The Absolutely True Diary of a Part Time Indian

693208Junior Spirit describes his home as “approximately two billion miles west of happy.” Yet in wanting to escape the alcoholism, poverty and despair that dominates life on the ‘rez,’ he becomes a traitor to his tribe by simply attending a better, whiter school.

The Absolutely True Diary of a Part-Time Indian by Sherman Alexie is a raw and honest look at
life on, and off, the reservation in Washington State.  An awkward but smart teen, Junior chooses to leave his underfunded, crumbling Indian school for a better education and hopefully a chance at a better life.  However, in doing so he is rejected by those he has left behind and never really accepted in his all-white, new school.  The dichotomy of his parallel lives is so deep he even takes separate names.  At home, he is Junior, a lifelong nickname that represents that his connection to both family and tribe.  At school, he is Arnold, a name given at birth but never used, at least not until stepping into this world that doesn’t recognize the tribal norms Junior has never questioned.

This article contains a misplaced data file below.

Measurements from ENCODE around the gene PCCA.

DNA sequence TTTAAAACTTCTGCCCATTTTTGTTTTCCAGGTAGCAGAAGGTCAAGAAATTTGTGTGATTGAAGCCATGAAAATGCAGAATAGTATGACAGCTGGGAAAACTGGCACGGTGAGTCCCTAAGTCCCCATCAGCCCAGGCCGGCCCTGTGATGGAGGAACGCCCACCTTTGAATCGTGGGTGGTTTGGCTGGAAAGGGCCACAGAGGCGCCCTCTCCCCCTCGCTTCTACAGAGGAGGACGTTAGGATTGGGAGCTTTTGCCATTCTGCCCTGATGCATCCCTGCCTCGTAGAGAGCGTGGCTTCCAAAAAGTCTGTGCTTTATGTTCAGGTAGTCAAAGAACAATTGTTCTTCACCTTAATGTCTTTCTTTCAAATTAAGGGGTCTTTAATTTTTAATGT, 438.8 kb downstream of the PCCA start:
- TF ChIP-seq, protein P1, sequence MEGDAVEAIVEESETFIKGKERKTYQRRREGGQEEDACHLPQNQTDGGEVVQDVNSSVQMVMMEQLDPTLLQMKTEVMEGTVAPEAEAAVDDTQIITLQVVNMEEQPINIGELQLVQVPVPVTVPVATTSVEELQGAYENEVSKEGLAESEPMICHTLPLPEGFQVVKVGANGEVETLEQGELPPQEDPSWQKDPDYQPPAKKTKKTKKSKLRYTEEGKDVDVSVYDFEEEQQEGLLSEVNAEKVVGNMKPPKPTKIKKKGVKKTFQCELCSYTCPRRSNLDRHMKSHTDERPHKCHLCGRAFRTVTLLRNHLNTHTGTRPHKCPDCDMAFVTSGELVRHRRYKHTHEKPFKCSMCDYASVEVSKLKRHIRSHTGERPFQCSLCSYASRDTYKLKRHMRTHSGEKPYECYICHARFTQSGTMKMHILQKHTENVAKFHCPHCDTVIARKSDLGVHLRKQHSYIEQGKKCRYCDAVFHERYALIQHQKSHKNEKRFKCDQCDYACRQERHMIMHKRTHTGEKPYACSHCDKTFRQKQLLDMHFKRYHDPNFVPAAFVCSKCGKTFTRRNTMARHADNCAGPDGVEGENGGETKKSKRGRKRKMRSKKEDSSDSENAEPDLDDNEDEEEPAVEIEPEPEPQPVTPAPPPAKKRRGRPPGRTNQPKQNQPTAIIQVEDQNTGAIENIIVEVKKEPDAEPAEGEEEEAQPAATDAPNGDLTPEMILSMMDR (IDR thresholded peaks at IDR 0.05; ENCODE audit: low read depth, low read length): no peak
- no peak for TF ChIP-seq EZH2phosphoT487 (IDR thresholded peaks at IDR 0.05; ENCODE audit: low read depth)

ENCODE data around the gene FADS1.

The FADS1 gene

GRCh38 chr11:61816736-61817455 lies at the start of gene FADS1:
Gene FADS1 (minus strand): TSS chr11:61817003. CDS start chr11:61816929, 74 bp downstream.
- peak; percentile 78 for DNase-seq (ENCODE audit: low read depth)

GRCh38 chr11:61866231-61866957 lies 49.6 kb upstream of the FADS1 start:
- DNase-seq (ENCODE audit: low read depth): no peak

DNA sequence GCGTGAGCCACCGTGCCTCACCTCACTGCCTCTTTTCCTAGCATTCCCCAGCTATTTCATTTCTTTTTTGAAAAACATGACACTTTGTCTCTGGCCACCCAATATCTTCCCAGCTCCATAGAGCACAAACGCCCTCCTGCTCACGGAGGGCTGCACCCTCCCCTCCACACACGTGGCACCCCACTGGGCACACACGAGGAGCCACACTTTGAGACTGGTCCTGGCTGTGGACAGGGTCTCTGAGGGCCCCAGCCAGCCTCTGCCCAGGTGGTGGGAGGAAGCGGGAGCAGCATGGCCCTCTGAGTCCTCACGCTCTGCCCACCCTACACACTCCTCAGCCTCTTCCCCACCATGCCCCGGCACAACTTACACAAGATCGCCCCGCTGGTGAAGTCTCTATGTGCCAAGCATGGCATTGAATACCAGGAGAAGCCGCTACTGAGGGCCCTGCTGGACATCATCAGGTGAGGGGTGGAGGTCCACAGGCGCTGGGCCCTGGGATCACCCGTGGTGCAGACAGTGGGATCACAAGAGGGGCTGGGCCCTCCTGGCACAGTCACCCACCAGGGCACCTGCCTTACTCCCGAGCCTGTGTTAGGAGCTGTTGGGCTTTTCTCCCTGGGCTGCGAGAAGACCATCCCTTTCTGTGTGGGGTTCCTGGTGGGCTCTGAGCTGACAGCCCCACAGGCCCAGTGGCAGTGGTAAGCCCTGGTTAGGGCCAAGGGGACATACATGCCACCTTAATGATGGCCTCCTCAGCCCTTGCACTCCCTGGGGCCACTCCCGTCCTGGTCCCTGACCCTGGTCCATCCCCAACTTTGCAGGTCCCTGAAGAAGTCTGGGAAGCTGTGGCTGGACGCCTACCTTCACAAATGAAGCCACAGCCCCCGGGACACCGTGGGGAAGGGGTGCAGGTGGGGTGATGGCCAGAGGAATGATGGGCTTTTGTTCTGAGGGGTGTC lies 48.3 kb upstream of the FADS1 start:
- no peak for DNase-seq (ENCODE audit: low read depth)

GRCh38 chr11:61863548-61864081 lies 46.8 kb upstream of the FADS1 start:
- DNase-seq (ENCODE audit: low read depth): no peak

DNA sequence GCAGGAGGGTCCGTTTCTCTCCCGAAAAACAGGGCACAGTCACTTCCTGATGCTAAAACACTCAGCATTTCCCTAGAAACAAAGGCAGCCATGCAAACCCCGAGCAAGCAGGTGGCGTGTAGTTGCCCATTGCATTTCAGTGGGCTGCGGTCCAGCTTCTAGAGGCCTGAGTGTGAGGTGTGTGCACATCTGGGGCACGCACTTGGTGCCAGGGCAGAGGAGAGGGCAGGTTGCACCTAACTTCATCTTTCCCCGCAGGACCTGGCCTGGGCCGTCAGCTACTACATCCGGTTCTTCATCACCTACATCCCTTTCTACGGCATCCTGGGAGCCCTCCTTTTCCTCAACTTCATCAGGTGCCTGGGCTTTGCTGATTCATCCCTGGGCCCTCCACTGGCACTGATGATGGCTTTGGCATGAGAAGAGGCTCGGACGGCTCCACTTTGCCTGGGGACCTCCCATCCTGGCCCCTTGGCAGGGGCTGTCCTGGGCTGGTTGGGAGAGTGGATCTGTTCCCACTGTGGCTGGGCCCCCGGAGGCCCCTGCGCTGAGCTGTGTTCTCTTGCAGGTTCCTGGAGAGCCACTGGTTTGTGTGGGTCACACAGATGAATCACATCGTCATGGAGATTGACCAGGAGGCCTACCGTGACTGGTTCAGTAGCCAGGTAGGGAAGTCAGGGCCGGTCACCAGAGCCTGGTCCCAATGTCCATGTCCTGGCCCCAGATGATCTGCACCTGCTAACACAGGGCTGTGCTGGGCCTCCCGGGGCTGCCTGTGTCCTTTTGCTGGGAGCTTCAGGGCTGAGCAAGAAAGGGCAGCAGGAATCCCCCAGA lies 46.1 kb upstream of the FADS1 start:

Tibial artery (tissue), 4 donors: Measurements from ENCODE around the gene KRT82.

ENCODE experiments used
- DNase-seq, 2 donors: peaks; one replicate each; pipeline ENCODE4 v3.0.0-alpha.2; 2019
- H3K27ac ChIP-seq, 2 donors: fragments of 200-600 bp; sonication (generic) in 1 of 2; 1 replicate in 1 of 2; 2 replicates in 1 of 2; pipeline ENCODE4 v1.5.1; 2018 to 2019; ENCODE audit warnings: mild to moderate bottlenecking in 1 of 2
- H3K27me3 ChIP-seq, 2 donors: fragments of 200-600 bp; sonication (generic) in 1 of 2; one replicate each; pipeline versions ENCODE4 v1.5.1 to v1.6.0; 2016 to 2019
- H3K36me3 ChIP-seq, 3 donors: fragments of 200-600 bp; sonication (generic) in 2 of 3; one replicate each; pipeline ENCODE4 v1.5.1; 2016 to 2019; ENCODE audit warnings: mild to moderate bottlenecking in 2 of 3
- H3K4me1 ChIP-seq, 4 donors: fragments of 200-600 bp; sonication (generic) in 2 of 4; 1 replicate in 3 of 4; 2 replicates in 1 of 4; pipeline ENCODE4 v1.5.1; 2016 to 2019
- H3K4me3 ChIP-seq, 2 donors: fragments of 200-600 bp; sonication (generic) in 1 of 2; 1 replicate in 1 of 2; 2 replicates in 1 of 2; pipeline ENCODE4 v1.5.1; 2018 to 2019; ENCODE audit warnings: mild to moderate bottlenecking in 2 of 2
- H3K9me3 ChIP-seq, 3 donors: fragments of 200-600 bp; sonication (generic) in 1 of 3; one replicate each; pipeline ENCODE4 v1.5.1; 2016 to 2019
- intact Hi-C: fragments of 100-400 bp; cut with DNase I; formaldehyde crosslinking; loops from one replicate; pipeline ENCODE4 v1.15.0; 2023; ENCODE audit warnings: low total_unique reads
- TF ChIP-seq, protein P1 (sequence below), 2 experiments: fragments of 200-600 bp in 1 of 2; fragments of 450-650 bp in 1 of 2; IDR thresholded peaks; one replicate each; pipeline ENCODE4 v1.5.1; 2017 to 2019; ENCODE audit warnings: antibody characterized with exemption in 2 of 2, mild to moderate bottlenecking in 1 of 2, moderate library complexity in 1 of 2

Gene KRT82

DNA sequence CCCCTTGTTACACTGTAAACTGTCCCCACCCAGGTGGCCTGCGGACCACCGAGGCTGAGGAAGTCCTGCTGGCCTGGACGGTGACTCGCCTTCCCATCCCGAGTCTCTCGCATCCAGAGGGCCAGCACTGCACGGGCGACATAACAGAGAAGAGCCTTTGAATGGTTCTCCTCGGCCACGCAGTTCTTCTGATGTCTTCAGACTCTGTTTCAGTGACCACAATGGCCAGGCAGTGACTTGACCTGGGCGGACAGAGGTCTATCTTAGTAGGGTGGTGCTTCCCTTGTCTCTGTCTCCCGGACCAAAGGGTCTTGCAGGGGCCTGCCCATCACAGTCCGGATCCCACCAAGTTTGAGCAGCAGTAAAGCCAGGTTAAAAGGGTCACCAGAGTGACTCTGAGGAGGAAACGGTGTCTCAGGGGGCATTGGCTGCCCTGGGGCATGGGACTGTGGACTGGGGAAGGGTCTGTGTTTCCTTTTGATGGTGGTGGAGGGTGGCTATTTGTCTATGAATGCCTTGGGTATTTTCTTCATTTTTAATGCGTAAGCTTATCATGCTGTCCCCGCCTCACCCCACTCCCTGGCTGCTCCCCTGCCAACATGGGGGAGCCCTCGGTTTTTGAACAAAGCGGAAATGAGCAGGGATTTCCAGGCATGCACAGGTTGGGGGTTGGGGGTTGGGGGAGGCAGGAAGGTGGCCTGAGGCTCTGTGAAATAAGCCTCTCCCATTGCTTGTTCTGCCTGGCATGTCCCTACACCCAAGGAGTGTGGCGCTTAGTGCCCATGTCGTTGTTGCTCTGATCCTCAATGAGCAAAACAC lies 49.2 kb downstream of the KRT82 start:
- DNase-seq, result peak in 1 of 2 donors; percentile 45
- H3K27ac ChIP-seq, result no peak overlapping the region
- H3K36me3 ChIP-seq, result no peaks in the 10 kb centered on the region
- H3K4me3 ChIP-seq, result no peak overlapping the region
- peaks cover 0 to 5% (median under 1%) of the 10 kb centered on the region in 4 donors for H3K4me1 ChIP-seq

In trying to bridge his two identities, Junior struggles to grasp the world and his place in it.  Hispart-time-indian attempts to understand the flawed adults around him are relatable and often funny.  Readers don’t have to be a poor, Indian kid to connect with Junior and his journey. This is a book about being on the outside and looking for a way in, themes to which any teen can relate.  It explores issues of social justice and dignity, and takes a hard look at Junior’s so-called role models, all issues Kohlberg discusses as crucial issues in the post-conventional morality stage of development. It would appeal to ages of 13-16, though even an adult would enjoy the Alexie’s wry and raw writing style.

If readers have already tried and liked Diary, there are other great books on the market for picking up next.  If you were drawn to Junior’s cultural and personal identity struggles, Dark Dude by Oscar Hijuelos is a great next choice for you.  While grittier than Diary and set in the 1960, this book’s exploration of fitting in and standing out still resonate today.

Another next novel for Diary fans could be King of the Screwups: A Novel by K.L. Going.  Rich and popular, party-animal slacker Liam is kicked out by his dad and sent to live with his gay, glam-rocking uncle in a trailer park.  This is a book about reinventing oneself, high parental expectations and unexpected family bonds.  Liam and his Aunt Pete are unique characters that stay with you.

This is an excellent read!



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